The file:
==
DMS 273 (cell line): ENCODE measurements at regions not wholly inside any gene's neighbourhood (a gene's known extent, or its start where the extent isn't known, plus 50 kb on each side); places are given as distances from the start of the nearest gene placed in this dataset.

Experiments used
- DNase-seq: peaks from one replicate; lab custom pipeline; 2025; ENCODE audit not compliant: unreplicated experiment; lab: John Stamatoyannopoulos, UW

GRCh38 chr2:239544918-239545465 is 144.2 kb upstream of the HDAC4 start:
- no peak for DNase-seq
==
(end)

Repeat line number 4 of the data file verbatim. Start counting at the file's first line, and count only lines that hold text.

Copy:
GRCh38 chr2:239544918-239545465 is 144.2 kb upstream of the HDAC4 start: